48) Where the cost of the person’s preferred accommodation is more than the local authority would provide in a personal budget or local mental health after-care limit to meet the person’s needs, then the local authority must arrange for them to be placed there, provided that either the person or a third party is willing and able to meet the additional cost.
49) The guidance in paras. 20 to 38 applies where the adult has chosen more expensive accommodation. For the purposes of section 117 after-care, however, references to a third party should be read as including the adult receiving the after-care (because an adult can also meet the additional cost when a local authority is providing, or arranging for the provision of accommodation in discharge of the after-care duty).
50) In securing the funds needed to meet the additional cost, one of the following will apply:
51) For individuals to be able to exercise genuine choice they need information about the options open to them. They should be given clear and balanced information with which to make the best choice of accommodation. The local authority should explain to individuals their rights under the Care Act. Individuals should be told explicitly that they may allow the local authority to make a decision about accommodation on their behalf, or, if they wish, they are free to choose any accommodation subject to the constraints set out in the regulations.
52) Under Section 4 of the Care Act 2014 a local authority must establish and maintain a service for providing people in its area with information and advice in relation to care and support. This must include information and advice about the different care providers available in the local area to enable choice as well as information and advice to help people to understand care charges, different ways to pay and money management. Local authorities should also have a role in facilitating access to financial information and advice provided independently of the local authority, including regulated information and advice where appropriate; to support people in making informed financial decisions. This may be particularly appropriate when a person is considering paying a top-up to help them to understand what they would be paying the top-up for and come to a judgment about whether it would represent good value for money.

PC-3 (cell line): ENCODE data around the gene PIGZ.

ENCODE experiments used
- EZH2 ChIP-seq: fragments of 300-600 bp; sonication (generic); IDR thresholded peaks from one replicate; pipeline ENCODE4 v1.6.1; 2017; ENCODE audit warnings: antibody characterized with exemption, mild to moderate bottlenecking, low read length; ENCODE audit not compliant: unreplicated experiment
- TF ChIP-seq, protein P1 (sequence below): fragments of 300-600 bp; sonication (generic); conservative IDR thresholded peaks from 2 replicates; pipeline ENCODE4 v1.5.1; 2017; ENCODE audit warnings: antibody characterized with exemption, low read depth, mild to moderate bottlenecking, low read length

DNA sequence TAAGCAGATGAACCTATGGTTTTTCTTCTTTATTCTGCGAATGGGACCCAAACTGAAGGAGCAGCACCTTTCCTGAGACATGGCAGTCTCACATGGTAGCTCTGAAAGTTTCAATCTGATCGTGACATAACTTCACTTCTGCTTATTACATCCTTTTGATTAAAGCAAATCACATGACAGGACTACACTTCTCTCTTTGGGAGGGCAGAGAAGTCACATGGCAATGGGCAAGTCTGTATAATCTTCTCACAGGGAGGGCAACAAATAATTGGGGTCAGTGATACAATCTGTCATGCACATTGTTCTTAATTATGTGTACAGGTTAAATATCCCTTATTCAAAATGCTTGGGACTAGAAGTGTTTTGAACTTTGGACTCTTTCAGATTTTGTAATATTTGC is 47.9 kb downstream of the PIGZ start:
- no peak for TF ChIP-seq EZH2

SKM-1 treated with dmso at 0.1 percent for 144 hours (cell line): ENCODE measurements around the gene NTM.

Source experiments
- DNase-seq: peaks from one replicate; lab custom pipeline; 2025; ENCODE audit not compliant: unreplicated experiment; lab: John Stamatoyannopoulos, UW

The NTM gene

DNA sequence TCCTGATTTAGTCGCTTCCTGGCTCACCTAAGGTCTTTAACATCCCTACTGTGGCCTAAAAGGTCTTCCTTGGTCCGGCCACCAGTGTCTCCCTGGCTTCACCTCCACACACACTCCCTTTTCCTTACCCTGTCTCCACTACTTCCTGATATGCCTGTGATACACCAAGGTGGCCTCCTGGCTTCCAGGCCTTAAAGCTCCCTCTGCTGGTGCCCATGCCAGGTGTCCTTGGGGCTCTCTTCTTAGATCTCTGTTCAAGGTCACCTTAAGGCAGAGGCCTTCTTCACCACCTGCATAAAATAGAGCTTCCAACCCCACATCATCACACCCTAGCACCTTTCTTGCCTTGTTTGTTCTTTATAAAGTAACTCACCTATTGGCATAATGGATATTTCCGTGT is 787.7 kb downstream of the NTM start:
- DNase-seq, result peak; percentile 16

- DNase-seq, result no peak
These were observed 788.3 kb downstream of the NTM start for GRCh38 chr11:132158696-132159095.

53) Where a ‘top-up’ arrangement is being entered in to, all parties should fully understand their responsibilities, liabilities and the consequences of the arrangements. A local authority must provide the third party with sufficient information and advice to support them to understand the terms of the proposed written agreement before entering in to it. Local authorities must also have regard to the general guidance on Information and Advice set out in Chapter 3.
54) Complaints about how choice or any ‘top-up’ arrangement is exercise by the local authority fall within the scope of the local authority’s statutory complaints procedure.